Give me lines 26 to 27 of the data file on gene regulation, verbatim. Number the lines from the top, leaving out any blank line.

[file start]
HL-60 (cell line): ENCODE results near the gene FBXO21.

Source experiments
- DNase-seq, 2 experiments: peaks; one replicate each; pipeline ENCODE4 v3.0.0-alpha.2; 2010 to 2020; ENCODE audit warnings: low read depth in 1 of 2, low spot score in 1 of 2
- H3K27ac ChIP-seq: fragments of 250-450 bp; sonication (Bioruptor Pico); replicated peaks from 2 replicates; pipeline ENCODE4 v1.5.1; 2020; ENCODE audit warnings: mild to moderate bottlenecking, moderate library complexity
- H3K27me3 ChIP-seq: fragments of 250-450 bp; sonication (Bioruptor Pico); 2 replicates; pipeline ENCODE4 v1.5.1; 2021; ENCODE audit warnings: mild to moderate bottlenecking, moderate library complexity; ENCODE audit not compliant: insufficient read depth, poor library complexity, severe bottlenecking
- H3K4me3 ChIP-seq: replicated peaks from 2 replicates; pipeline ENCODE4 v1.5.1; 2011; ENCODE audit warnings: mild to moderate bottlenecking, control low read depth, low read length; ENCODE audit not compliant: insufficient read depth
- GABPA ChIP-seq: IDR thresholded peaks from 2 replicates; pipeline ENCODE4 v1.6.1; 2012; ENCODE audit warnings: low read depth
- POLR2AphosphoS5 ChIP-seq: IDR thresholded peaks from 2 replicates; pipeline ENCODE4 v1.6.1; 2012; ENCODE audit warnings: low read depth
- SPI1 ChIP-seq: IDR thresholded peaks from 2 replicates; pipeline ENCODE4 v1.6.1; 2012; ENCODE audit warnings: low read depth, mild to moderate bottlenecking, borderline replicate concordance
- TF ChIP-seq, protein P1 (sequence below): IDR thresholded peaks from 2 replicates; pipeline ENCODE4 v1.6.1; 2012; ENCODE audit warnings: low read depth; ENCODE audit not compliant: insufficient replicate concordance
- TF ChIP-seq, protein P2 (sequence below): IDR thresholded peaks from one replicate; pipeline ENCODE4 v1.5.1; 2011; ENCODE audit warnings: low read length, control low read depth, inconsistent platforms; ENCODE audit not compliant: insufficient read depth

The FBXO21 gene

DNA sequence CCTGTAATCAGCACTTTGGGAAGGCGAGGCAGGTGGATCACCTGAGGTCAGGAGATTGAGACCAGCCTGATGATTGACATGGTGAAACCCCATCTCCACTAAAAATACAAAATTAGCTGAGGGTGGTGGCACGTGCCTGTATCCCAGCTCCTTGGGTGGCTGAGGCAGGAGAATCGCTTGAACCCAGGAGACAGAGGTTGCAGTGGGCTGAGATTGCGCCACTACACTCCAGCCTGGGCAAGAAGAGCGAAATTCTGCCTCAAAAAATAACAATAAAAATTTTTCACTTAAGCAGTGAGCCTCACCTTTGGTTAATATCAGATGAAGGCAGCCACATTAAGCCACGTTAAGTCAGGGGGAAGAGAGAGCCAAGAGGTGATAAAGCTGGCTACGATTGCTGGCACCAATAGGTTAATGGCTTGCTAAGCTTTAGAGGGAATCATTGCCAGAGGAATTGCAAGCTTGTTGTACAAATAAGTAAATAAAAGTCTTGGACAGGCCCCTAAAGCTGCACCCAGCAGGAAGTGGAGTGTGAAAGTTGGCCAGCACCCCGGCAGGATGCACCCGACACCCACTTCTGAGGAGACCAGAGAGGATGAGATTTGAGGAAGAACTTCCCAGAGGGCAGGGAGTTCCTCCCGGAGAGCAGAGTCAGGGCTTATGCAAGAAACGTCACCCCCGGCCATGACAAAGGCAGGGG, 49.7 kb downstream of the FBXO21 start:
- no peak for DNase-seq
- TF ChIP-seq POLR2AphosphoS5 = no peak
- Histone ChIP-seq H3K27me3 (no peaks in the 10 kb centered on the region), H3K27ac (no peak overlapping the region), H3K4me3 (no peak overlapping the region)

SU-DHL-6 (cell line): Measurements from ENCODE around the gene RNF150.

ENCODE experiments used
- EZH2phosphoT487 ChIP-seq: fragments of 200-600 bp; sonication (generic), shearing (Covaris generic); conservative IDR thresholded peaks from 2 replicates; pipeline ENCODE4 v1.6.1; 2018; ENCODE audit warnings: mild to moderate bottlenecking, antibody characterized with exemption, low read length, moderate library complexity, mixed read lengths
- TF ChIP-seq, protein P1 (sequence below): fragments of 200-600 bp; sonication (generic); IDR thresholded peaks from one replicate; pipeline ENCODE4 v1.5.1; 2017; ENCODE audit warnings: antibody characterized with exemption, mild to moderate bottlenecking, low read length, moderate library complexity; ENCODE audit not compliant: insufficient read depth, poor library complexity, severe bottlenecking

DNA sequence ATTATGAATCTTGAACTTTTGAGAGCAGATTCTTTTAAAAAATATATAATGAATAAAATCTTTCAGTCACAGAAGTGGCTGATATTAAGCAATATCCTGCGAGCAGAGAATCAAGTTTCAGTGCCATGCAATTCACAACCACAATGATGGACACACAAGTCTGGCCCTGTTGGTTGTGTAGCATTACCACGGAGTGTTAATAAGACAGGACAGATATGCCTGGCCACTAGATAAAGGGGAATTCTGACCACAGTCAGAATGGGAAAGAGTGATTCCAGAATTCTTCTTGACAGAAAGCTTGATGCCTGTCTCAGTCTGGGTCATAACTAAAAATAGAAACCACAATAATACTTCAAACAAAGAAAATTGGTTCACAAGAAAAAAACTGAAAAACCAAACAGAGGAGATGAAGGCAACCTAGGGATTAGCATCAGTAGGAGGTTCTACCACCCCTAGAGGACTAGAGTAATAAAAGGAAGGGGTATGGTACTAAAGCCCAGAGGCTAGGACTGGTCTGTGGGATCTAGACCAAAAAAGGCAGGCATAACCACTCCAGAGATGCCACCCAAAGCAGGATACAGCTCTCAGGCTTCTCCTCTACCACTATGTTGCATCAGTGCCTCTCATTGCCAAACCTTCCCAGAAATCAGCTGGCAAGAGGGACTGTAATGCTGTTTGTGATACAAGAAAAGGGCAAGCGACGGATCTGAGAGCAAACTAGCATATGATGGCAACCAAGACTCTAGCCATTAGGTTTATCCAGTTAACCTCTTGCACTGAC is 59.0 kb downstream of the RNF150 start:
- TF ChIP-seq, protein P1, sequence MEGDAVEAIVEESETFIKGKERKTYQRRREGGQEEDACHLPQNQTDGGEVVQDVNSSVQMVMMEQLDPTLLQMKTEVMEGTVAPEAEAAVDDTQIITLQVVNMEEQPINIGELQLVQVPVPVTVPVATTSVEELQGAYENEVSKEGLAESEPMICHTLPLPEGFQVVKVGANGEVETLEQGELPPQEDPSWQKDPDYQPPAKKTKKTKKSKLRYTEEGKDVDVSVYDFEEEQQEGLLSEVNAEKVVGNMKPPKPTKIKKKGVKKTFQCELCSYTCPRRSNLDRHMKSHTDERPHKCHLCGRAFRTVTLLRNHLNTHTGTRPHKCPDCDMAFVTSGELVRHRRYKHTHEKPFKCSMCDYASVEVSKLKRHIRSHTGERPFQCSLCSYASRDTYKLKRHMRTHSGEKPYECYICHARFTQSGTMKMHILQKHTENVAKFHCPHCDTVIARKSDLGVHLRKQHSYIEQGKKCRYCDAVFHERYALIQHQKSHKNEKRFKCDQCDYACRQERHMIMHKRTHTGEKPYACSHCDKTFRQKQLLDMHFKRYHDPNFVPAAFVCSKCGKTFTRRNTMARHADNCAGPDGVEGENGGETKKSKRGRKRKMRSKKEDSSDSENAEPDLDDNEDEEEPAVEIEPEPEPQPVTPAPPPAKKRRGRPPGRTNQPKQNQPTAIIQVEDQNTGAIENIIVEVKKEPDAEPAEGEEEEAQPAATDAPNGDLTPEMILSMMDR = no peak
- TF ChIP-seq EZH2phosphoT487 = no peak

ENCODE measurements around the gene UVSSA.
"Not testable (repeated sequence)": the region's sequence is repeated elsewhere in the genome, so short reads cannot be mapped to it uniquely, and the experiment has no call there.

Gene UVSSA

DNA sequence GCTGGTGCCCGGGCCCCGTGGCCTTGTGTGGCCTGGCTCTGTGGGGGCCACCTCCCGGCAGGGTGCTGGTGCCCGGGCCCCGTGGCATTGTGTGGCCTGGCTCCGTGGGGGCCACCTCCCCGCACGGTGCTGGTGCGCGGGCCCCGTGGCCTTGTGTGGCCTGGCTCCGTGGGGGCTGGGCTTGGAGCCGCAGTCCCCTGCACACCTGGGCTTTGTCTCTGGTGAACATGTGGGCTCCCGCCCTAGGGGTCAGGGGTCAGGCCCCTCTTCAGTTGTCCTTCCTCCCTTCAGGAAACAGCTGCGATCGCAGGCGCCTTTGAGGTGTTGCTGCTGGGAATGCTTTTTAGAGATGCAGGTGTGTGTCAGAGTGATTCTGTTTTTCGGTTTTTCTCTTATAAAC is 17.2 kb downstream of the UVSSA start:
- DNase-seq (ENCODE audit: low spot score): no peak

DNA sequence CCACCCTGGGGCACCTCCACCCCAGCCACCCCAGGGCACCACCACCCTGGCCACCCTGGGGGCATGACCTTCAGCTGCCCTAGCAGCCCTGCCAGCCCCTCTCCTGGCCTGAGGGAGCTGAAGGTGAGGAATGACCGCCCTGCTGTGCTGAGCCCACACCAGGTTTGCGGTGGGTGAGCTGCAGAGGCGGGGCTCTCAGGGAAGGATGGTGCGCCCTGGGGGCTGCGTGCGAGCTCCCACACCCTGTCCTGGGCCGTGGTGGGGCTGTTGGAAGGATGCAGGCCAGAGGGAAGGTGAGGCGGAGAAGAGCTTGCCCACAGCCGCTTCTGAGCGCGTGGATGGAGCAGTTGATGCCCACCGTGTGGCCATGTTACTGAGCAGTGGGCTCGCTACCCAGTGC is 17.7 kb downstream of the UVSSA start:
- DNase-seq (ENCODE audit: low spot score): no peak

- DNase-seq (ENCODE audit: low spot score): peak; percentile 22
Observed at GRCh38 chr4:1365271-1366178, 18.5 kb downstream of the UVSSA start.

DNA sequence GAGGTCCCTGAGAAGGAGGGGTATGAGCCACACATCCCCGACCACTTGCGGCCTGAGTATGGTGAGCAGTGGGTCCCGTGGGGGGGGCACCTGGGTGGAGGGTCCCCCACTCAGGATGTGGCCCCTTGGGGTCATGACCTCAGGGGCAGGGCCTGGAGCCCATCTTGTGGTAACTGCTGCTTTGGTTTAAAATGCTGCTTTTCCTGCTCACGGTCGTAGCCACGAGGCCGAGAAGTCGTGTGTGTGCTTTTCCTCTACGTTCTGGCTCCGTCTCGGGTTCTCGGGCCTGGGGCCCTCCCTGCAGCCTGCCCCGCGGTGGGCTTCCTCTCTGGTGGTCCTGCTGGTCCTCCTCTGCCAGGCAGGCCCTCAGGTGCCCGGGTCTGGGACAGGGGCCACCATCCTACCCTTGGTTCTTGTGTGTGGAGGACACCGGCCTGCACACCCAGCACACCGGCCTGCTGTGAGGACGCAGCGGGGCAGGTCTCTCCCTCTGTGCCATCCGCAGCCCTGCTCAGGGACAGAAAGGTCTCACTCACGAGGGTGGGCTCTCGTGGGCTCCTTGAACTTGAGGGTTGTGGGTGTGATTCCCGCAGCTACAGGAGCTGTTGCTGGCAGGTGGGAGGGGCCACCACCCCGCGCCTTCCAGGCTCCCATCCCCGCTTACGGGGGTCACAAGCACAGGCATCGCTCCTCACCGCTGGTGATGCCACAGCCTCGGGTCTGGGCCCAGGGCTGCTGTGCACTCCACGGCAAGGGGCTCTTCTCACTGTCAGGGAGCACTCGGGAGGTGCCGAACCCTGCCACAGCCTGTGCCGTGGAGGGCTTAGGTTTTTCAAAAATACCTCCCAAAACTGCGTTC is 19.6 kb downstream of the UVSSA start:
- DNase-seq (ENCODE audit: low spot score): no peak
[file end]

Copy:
Gene UVSSA

DNA sequence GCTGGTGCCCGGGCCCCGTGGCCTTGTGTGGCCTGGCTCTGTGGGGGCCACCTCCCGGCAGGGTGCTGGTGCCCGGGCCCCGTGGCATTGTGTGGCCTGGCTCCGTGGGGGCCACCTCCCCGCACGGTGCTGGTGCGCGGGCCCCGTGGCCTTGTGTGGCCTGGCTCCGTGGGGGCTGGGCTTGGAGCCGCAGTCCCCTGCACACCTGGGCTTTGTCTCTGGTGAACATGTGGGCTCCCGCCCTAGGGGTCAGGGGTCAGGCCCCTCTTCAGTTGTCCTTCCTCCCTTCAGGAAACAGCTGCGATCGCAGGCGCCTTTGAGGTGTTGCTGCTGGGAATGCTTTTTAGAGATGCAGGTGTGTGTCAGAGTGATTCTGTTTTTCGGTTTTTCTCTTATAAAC is 17.2 kb downstream of the UVSSA start: